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month we add a new column, authored by nationally syndicated columnist
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MORALITY OF THE MORALIST
What is it
about ultra-right conservatives who build careers as tongue-clucking
scolds? They constantly preach
about the moral failings of the rest of us –yet they keep getting caught with
their own pants down, morally speaking.
I don't merely mean
the Falwells, Swaggarts, and other publicly-compromised televangelists, but also
the right-wing politicos who prance about so piously on their moral high
horses. For example, how swell to
be lectured on family values by Newt Gingrich, who's now on his third
marriage... or is it number four?
Also, how perfect to have Bill Bennett anoint himself as the nation's
arbiter of conservative virtues – while he sneaks around feeding his gambling
addiction. And who can forget the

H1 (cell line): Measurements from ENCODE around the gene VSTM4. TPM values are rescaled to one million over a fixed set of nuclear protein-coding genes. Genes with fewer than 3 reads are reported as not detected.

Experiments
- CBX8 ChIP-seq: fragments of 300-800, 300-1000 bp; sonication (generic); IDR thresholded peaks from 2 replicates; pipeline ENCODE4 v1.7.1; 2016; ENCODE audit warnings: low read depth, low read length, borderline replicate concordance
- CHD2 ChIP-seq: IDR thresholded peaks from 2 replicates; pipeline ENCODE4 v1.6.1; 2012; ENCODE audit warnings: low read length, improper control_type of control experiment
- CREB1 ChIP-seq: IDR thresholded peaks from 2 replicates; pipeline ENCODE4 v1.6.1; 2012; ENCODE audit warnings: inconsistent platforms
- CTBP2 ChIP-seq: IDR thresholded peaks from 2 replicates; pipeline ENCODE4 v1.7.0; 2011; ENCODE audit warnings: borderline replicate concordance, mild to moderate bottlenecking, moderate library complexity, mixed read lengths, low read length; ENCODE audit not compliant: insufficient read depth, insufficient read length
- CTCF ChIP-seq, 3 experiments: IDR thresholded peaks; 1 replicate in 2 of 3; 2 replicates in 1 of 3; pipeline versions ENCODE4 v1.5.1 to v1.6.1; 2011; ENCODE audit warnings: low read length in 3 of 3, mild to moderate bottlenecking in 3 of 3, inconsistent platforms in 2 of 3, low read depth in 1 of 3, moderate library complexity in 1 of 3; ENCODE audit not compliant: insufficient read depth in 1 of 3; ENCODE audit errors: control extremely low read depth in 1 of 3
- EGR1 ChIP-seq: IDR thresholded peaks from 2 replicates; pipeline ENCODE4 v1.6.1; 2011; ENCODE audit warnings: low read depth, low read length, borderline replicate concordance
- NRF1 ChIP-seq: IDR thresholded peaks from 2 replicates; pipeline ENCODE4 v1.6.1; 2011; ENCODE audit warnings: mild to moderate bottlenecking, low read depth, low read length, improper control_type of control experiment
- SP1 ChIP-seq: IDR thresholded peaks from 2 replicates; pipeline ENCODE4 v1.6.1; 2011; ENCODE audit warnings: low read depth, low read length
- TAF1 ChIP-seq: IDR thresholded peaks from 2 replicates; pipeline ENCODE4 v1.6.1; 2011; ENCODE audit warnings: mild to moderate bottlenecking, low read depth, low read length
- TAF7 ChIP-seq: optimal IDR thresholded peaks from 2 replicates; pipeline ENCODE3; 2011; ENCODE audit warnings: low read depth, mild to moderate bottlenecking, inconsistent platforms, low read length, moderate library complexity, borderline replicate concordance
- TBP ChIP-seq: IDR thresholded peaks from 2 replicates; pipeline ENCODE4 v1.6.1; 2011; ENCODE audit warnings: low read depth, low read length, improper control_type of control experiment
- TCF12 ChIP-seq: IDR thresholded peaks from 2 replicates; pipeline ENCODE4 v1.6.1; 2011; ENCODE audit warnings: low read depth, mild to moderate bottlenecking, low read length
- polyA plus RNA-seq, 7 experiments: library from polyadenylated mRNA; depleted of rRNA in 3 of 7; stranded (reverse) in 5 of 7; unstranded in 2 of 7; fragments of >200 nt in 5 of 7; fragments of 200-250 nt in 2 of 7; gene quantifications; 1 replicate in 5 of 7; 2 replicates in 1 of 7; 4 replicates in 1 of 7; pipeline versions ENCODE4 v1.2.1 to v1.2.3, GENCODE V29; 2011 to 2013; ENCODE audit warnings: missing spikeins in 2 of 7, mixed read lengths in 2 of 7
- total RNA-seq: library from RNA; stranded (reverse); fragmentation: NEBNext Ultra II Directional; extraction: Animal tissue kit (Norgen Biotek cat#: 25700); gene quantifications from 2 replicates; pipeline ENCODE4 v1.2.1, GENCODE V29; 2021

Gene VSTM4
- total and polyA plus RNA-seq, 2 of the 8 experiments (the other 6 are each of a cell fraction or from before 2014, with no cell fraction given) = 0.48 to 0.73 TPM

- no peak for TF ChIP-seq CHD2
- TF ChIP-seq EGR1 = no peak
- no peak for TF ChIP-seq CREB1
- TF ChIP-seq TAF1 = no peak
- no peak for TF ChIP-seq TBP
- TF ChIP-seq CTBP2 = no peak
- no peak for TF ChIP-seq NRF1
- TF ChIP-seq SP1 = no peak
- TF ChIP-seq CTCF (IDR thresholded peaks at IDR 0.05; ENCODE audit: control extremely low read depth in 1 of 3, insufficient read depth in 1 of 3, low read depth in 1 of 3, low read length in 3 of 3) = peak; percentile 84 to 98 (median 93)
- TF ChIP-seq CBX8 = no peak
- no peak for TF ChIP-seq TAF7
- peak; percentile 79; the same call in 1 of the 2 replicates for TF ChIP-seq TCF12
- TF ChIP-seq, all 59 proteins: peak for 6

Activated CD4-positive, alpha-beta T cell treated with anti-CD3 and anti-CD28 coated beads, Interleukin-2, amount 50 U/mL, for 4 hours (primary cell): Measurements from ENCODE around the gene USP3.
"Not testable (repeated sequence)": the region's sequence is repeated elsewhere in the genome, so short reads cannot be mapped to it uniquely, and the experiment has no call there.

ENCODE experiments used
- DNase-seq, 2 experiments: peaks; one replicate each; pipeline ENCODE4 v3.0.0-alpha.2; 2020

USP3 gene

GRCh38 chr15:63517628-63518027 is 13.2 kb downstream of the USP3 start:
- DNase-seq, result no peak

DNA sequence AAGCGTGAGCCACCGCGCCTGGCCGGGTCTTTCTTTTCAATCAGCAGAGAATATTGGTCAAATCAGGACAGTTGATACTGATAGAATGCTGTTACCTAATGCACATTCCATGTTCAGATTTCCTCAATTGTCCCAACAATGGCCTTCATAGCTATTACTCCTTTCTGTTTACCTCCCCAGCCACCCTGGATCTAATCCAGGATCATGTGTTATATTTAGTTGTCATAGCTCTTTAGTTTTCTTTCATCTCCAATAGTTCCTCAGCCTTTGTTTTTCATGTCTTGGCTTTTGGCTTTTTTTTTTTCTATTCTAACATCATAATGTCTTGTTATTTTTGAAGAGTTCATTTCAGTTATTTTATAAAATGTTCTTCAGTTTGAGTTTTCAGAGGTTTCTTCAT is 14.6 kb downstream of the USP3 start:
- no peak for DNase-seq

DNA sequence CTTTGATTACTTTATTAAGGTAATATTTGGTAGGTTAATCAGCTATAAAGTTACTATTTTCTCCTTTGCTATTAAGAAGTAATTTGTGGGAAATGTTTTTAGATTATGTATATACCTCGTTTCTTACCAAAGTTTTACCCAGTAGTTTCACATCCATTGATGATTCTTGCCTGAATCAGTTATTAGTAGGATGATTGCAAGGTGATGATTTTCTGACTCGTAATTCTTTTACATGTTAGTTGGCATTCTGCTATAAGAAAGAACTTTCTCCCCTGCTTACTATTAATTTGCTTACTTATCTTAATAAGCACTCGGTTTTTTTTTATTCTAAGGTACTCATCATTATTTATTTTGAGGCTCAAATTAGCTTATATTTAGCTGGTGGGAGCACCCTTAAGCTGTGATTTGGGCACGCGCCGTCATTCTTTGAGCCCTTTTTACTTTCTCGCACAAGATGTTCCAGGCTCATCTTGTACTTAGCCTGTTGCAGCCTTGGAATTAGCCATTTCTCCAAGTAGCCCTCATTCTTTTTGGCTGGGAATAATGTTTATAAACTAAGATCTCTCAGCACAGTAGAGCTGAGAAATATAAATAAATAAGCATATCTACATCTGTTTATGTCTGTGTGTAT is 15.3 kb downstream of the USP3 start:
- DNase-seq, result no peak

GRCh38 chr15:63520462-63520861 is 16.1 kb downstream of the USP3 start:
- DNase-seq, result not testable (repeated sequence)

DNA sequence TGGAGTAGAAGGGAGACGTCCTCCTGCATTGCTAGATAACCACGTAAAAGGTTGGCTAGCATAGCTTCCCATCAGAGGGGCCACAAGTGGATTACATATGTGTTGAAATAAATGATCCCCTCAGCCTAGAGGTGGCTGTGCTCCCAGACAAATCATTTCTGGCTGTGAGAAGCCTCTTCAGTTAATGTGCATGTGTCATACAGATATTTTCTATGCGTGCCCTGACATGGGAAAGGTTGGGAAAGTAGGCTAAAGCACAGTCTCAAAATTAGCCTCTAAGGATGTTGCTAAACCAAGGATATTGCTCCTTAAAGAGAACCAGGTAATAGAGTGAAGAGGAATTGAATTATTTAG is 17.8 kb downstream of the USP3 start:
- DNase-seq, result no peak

bombastic moral authority of the airwaves, Rush Limbaugh, using his housekeeper
to score illegal drugs for him, then trying to lie about it. Are these people born with an extra
It's not just in
America either. Britain is all
atwitter these days about one of its own especially-noisy tongue cluckers, the
right honorable Boris Johnson. He's
the Latin-spouting, Eaton-schooled editor of the right-wing Spectator, a London
newspaper long tied to England's plutocratic Conservative party. Indeed, Boris
himself is a Conservative party member of the Parliament – where he has served
as the party's official spokesperson on cultural policies, freely criticizing
the personal morality of others.
He's now been removed
from that party post, however, since it has been revealed that Boris the
moralist, who is married and has four children, has been cheating on his wife,
having an affair with a society columnist at his paper. Furthermore, Boris impregnated the
mistress, she had an abortion, and he tried to lie about it, initially calling
the accusations, "an inverted pyramid of piffle."
What a great
phrase! Right-wingers lecturing us
on morality are dumping a pyramid of political piffle on
"Sex and The Spectator: Scandals Turn the Tables," New York Times,
November 19, 2004.
Copyright 2004 by Jim Hightower &
All Rights Reserved. Reprinted herein with
the author's permission.
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